Returning to school and university

The government has prioritised ensuring all children can attend school safely, to support their wellbeing and education and help working parents. Universities are preparing to welcome students back safely. We have published guidance advising universities on reopening to ensure they can adequately prepare new safety measures to operate safely and minimise the spread of the virus. Students will be expected to follow the latest guidance on social contact. However, you can meet in groups of more than 6 as part of formal education or training. You should socially distance from anyone you do not live with wherever possible.

Businesses and venues

All businesses and venues should follow COVID-19 Secure guidelines to protect customers, visitors and workers.

From 18 September, it will be mandatory for certain businesses, including the hospitality and tourism and leisure sectors, close contact services and local authority run services to have a system to collect NHS Test and Trace data, and to ask customers to provide these details. Businesses will be required to retain these details for 21 days, and will need to ensure that the gatherings limit of 6 is not exceeded. We know the majority of businesses are responsible and are taking the necessary steps to be COVID-19 Secure – but for those businesses who won’t take those steps, egregious breaches will be enforced with fines of up to £10,000.

In the hospitality sector, pubs, bars and restaurants will be required to refuse entry or service to customers who refuse to provide NHS Test and Trace data.

Customers in hospitality settings must wear face coverings, apart from when they are eating or drinking, from 24th September. Relevant guidance on face coverings is available.

Businesses selling food or drink (including, cafes, bars, pubs and restaurants), social clubs, casinos, bowling alleys, amusement arcades (and other indoor leisure centres or facilities), funfairs, theme parks, and adventure parks and activities, and bingo halls will be required to closed between 10pm and 5am from 24th September. Some exemptions apply, including cinemas, theatres and concert halls which have started shows before 10pm, however they will not be permitted to serve food or drink to customers after 10pm. Businesses and venues selling food for consumption off the premises, can continue to do so after 10pm as long as this is through delivery service or drive-thru.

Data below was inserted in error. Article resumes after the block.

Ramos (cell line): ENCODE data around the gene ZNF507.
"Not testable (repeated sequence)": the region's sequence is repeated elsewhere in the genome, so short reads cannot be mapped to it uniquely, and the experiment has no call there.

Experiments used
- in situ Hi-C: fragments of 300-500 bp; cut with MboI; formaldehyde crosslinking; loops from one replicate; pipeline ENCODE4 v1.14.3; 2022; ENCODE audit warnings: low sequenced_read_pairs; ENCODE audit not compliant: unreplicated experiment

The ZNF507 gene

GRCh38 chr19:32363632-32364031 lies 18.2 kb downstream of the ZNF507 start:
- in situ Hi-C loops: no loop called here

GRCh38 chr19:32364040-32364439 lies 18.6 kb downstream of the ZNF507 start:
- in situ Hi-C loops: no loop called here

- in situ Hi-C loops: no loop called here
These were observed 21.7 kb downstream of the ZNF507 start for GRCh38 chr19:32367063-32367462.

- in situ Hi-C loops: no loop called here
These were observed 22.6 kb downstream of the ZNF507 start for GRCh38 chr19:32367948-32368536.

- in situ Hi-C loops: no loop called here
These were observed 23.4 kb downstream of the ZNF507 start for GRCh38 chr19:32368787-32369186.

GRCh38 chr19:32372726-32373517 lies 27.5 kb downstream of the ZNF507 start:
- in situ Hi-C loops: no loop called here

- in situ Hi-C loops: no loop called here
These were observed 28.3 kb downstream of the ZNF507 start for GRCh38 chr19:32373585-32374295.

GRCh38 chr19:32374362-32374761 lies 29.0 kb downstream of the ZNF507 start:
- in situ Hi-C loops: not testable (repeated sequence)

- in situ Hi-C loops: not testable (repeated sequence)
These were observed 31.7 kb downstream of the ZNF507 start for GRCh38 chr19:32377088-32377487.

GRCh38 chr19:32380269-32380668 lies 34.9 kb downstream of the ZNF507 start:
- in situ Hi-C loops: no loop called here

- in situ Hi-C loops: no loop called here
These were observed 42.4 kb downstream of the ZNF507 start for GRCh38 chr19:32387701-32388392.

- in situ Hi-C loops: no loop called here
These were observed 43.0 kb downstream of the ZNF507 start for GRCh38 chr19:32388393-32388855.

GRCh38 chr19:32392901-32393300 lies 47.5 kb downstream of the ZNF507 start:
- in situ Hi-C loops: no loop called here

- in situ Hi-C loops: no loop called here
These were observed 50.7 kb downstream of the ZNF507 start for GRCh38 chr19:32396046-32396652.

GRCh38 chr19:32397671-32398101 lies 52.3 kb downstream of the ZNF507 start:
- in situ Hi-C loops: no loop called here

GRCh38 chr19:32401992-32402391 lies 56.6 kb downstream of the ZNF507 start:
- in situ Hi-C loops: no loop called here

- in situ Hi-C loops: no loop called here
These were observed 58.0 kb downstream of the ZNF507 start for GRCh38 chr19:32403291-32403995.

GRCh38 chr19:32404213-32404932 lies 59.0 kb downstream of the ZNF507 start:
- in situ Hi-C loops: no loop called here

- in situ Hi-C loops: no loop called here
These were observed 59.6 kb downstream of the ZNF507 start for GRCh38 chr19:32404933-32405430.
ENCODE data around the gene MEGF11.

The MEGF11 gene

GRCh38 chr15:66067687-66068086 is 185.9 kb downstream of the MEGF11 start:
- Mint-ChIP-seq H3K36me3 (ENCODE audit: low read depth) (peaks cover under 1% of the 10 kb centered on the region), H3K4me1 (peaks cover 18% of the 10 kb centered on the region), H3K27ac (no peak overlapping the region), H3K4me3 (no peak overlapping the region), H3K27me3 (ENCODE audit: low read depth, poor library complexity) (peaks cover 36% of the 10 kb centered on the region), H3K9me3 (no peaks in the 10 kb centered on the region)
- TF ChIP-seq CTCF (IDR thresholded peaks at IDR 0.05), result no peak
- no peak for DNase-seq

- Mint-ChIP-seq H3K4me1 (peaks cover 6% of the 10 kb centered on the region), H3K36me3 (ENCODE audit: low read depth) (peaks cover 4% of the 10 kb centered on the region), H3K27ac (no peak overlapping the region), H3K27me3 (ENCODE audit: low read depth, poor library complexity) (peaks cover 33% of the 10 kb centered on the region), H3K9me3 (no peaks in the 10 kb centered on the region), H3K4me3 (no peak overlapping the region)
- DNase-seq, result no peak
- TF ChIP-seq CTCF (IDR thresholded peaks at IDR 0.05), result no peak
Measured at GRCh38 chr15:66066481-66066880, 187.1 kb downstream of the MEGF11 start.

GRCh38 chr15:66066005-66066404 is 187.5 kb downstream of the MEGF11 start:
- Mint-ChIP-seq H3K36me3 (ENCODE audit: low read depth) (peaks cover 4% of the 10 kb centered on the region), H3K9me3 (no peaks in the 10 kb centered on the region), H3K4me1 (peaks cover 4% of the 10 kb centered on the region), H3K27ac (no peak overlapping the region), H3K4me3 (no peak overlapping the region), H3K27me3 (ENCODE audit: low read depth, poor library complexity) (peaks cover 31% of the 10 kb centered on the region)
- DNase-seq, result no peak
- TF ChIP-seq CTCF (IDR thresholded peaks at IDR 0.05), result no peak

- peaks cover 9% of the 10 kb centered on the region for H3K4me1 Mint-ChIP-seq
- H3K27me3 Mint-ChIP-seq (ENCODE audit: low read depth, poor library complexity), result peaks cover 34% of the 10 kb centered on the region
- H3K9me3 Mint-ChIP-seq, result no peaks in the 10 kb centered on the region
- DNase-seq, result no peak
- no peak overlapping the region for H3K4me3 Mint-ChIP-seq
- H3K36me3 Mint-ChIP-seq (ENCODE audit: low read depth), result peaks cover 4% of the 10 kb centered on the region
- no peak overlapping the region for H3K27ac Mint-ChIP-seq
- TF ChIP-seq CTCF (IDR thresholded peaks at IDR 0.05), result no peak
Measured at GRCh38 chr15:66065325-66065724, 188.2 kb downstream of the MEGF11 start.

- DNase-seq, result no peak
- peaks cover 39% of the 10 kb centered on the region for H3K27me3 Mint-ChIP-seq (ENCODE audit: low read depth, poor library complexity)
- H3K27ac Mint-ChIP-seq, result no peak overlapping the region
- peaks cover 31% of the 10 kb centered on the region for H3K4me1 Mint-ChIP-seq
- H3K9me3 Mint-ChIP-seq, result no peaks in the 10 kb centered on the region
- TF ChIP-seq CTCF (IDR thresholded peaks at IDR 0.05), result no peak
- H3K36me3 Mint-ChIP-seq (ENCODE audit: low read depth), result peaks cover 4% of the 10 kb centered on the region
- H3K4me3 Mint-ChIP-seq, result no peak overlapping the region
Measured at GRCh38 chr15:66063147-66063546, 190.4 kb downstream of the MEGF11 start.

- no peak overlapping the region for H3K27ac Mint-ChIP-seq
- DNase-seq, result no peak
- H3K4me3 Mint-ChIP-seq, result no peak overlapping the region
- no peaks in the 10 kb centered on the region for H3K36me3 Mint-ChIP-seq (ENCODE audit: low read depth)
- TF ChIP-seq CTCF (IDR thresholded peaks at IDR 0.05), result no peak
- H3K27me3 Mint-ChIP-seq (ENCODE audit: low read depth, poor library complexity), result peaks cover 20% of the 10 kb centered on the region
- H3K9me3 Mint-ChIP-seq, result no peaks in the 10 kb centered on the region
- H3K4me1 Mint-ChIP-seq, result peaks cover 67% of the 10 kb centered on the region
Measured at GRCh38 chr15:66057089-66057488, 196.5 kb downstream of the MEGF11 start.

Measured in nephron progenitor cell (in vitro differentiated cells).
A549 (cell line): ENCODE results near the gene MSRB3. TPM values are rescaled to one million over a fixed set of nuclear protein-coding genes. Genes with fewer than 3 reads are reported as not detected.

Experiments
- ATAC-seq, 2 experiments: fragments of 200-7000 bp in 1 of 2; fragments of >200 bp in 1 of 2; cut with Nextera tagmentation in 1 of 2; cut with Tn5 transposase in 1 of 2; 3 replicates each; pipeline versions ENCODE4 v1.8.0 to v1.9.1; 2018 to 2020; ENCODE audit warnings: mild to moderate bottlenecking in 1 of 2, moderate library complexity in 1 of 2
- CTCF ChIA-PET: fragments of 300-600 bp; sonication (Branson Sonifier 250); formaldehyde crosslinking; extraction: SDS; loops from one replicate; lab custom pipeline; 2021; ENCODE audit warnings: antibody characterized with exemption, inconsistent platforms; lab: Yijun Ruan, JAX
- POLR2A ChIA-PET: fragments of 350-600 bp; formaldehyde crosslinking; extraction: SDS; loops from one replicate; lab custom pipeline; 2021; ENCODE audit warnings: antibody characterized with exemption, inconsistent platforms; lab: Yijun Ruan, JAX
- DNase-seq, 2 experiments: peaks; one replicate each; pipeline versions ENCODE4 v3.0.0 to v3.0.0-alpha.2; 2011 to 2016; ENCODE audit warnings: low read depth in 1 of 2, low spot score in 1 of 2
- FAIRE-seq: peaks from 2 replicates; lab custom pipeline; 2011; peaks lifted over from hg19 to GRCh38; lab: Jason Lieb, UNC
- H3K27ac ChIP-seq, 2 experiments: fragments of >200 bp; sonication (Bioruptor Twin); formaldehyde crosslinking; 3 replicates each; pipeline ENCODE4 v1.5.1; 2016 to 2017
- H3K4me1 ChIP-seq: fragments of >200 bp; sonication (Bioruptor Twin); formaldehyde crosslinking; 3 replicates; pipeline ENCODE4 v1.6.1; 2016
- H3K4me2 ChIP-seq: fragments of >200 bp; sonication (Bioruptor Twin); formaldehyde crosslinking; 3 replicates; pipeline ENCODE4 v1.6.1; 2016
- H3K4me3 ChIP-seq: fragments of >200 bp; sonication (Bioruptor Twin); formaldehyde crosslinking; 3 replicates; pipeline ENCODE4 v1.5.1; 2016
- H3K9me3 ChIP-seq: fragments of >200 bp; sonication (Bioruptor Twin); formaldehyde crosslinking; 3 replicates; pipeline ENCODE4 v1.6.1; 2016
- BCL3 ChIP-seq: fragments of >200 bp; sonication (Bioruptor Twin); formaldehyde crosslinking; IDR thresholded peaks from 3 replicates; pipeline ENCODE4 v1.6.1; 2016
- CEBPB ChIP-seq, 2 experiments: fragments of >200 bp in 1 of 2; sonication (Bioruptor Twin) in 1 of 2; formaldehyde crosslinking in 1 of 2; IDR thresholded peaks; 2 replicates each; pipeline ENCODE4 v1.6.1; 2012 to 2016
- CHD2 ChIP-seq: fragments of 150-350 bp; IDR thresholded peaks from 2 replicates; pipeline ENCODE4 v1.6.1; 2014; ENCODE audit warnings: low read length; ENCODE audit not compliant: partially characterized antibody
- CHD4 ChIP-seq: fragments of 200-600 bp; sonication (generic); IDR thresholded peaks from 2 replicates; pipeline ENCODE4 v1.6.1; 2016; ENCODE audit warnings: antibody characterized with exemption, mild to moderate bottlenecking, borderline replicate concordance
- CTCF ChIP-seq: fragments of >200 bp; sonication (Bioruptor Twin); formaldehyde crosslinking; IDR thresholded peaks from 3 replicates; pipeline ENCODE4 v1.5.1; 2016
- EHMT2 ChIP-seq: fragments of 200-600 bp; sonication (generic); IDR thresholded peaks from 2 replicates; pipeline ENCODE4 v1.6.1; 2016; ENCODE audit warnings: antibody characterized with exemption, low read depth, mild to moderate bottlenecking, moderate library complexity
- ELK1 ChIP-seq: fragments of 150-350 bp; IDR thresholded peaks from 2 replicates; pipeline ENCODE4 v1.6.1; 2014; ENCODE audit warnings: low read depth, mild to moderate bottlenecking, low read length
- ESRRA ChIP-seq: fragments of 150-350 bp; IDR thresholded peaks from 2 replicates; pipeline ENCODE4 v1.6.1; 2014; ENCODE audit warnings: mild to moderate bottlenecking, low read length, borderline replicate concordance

In licensed premises, food and drink must be ordered and served at a table. Customers must eat and drink at a table in any premises selling food and drink to consume indoors, on site. This does not cover where food or drink is purchased to eat or drink off site, when it can be ordered and served at a counter/bar.

From 28 September a wider range of leisure and entertainment venues, services provided in youth and community centres, and close contact services will be required by law to follow COVID-19 Secure requirements. And businesses must remind customers to wear face coverings where these are mandated.

For the time being, certain businesses and venues will be required to stay closed to the public. These include:

  • nightclubs
  • sexual entertainment venues and hostess bars

Visiting public places

You can spend time outdoors, including for exercise, as often as you wish. At all times, you should follow the guidance on group sizes, meeting in groups of no more than 6 unless there is an exception set out in law. You can find out more in the guidance on meeting safely with others.

You should aim to walk or cycle if you can, but where that is not possible you can use public transport or drive. It is difficult to socially distance during car journeys and transmission of coronavirus can occur in this context. So you should avoid travelling with someone from outside your household or your support bubble unless you can practise social distancing. Further guidance on car sharing is available.